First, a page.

Derbyshire police were called out after a guest at a wedding in Ilkeston was raped, an investigation has revealed.
And the offender didn’t even go to court - receiving a conditional caution instead.
The shocking information has come to light after a Freedom of Information (FOI) request to the force, which showed officers have been called out to incidents at weddings and funerals 22 times this year.
Other incidents include a funeral in northern Derbyshire which ended in a brawl after one mourner decked another - and both parties ended up being hauled before the courts.
And one wedding guest in Chesterfield seemingly failed to get into the spirit of the day - and decided to set fire to fittings at the reception.
In fact, the figures show that Chesterfield is the wild-wedding capital of Derbyshire, with around a quarter of all 999 calls made at services there.
Bestselling celebrity author GP Taylor was a vicar in North Yorkshire before leaving the church a decade ago.
In his 13 years as a man of the cloth he said he witnessed some incredible sites ‐ and claimed alcohol was usually at the root of them..
“There was one incident when the service went well but once this family all left the church and moved outside, they all just started fighting,” said Mr Taylor, author of the bestselling Shadowmancer books, which have been turned into Hollywood movies.
“It got so out of control they brought a dog handler in ‐ it was absolute carnage.
“There were people running around with blood on their shirts, which had been ripped in the scuffle while people were screaming and crying.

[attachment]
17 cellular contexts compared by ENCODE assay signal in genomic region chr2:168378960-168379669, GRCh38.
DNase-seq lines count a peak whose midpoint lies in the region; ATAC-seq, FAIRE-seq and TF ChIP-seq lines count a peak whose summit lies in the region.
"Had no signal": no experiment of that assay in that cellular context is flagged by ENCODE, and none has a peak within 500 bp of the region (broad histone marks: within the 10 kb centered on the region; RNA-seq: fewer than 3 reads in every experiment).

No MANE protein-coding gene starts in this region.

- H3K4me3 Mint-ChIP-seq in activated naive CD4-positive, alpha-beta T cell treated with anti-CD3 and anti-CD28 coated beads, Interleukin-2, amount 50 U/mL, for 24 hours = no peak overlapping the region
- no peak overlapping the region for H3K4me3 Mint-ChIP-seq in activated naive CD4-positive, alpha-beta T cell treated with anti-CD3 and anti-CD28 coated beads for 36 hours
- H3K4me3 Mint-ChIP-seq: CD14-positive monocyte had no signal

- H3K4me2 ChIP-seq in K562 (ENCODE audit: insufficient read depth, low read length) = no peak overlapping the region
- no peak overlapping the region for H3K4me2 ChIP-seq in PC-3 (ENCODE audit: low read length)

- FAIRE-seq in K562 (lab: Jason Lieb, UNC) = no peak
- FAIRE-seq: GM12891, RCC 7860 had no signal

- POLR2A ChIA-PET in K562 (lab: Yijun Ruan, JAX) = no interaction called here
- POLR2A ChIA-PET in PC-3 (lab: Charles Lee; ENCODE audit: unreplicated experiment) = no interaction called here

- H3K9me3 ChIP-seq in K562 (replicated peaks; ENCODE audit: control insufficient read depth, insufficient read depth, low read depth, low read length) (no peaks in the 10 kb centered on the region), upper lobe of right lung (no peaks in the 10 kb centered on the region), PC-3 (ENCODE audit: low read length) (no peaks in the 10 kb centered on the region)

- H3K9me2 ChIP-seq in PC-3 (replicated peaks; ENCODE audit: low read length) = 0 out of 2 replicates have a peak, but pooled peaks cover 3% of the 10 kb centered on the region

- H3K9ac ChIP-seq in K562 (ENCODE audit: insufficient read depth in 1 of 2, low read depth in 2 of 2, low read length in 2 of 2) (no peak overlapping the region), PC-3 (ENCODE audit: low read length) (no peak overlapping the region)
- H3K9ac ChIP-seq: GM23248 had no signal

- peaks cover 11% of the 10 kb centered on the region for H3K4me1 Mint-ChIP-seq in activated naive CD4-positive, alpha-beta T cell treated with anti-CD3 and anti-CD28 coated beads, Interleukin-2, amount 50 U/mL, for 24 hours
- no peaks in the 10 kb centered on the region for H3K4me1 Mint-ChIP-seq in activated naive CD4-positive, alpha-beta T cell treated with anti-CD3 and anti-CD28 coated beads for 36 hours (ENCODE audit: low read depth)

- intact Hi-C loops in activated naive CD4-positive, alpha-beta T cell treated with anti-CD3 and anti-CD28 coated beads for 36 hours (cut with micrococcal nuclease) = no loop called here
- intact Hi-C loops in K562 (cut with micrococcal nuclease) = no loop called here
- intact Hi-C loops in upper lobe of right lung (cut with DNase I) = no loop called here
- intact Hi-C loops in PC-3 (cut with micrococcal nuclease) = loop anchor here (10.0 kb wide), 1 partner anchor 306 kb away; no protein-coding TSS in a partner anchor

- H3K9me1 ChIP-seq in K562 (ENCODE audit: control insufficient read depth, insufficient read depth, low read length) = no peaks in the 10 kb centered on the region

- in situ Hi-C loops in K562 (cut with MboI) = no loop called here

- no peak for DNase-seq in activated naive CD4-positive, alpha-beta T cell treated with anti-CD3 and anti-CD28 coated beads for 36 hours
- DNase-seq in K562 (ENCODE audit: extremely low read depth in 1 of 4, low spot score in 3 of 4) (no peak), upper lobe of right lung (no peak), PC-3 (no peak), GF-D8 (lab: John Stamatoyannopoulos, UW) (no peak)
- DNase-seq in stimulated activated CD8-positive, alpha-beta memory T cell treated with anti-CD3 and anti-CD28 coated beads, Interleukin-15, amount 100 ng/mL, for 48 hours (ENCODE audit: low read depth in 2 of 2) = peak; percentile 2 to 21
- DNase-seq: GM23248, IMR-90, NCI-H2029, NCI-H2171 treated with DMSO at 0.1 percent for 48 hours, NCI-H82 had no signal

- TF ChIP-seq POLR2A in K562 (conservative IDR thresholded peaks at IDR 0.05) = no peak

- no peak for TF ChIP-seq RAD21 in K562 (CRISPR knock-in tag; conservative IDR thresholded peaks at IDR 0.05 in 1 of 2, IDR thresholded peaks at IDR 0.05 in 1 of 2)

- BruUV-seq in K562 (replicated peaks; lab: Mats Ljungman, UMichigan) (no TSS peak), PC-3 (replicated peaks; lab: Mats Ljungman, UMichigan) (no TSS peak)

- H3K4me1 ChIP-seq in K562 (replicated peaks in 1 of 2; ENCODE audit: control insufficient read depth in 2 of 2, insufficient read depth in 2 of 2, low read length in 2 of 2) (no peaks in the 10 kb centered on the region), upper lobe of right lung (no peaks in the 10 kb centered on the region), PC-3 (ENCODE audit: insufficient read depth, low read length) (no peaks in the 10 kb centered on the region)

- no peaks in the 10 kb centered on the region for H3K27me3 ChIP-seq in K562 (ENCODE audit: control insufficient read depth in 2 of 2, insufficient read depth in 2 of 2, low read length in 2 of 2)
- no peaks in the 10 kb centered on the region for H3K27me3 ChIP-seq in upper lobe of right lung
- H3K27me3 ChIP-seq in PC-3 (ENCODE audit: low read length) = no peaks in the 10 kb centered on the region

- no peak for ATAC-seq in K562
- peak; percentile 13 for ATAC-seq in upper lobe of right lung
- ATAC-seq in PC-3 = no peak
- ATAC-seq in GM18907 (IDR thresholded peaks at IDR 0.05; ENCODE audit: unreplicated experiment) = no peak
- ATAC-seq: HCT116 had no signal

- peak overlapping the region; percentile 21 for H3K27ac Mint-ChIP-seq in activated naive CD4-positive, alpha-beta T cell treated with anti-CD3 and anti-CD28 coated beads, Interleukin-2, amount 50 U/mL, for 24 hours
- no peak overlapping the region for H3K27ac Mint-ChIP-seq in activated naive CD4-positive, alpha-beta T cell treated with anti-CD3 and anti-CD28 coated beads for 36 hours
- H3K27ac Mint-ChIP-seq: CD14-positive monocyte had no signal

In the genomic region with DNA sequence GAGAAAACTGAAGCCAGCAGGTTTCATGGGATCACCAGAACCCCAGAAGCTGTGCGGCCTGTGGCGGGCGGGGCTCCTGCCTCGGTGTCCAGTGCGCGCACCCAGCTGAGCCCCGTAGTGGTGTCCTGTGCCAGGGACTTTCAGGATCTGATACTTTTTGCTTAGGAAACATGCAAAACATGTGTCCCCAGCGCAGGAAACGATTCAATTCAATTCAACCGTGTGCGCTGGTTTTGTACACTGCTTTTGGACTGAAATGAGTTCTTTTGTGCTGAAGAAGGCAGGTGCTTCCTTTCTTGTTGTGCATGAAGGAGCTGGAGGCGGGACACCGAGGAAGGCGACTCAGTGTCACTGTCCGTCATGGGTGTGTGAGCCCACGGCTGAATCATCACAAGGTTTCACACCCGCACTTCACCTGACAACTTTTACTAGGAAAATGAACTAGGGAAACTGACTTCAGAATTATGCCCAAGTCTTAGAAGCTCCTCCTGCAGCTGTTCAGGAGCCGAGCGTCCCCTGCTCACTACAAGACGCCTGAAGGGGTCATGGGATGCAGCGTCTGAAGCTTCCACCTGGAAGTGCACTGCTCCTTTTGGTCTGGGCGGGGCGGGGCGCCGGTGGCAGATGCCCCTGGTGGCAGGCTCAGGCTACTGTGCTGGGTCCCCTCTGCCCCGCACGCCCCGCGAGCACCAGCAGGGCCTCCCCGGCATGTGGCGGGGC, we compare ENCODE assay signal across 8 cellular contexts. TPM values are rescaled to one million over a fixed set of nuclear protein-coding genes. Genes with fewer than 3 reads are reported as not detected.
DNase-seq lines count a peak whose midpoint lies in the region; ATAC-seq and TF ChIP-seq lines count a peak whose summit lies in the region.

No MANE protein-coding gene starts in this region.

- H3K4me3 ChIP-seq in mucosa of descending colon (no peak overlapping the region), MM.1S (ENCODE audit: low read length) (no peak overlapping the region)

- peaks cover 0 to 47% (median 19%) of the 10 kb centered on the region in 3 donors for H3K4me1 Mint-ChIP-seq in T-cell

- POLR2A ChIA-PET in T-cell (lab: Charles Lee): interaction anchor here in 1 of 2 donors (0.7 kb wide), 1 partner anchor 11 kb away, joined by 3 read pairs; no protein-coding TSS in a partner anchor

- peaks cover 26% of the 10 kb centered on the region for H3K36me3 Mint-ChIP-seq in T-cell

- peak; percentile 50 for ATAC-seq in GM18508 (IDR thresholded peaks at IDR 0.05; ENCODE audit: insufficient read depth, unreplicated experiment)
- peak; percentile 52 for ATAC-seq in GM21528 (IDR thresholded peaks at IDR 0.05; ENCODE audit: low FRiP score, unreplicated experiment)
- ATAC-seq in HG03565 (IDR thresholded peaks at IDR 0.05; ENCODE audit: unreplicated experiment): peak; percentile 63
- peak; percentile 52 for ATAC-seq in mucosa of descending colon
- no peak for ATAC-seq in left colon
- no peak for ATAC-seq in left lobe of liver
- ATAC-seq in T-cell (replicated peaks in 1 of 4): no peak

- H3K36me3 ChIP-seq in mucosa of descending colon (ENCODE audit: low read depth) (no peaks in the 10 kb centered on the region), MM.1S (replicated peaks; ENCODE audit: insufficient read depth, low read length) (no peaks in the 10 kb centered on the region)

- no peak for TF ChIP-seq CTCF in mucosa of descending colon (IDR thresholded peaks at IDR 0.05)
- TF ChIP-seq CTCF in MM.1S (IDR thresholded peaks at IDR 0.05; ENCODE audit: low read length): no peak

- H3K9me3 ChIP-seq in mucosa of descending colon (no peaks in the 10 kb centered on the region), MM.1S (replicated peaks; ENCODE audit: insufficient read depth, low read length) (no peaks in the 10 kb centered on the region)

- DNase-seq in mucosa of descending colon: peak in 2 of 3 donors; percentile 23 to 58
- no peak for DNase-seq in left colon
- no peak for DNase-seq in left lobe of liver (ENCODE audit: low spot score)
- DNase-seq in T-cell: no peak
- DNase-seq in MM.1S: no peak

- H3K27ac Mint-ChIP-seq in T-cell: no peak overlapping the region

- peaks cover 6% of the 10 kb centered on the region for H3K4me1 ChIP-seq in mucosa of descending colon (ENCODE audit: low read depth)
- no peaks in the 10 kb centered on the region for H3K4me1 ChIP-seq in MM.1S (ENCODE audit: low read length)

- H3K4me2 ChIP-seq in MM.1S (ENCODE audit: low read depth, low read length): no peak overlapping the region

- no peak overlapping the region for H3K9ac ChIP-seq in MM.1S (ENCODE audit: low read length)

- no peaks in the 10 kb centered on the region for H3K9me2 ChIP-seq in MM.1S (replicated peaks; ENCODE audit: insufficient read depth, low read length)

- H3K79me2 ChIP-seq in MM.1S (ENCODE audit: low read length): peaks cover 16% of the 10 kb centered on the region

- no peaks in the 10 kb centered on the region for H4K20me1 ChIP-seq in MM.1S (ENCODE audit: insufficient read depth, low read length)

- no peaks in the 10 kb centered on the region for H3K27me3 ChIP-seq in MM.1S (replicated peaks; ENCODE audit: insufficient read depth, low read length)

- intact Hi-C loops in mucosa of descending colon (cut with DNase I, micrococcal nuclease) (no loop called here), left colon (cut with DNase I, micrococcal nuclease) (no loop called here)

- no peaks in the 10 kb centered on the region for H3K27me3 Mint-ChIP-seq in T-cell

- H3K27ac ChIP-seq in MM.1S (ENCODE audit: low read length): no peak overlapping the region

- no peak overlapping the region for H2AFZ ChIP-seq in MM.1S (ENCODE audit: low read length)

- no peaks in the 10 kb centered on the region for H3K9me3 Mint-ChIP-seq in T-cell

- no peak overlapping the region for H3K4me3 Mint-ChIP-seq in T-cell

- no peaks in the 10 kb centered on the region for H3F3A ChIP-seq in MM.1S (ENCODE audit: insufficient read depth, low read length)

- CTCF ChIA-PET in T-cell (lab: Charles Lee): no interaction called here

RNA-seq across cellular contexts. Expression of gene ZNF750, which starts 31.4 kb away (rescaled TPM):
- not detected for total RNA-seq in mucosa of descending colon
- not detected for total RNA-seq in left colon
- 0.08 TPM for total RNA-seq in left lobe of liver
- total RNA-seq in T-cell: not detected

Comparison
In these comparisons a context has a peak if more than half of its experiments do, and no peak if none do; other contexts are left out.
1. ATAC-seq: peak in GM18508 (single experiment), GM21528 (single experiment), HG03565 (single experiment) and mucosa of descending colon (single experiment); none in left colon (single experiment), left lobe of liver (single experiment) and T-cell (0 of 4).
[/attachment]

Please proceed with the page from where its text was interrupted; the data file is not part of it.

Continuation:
“I said to them ‘This is a house of God and a place of peace!’ But it didn’t stop them, and it just kicked off.”
But it isn’t just days of celebration in which tempers flared.
“There was a funeral at a church in which the police had to remove a mourner as she was paralytic drunk,” added Mr Taylor.
“She was screaming shouting, falling over people and falling over the coffin.
“It was hysterically funny but it is a time of great sadness so you have to be sensitive.”
He also recalls another incident where police were called to collect a vicar from a hedge after he drunkenly fell into it prior to a christening.
“Another vicar was called to do the service while he sobered up in the back of the police van,” added the author.
Cameras, bags, cash mobiles and watches have all been reported stolen at services in Derbyshire.
And in the vast majority of incidents unearthed through the probe, booze is thought to be at the centre of them.
Yet in the majority of cases, the incident is never brought before a court.
In many, police failed to identify a suspect, with victims perhaps unwilling to take the action further once the hangover cleared.
However, the crimes Derbyshire Police deal with often pale in comparison to those committed elsewhere in the country.
In South Wales, someone working at a wedding reception exposed themselves to a guest, while in East Yorkshire a bride’s parents were arrested after hurling expletives at the groom’s family.
And while most services pass without incident, Mr Taylor added: “The trouble is these are times of incredible emotion, and any time alcohol is involved and families are brought together that can be fractious.”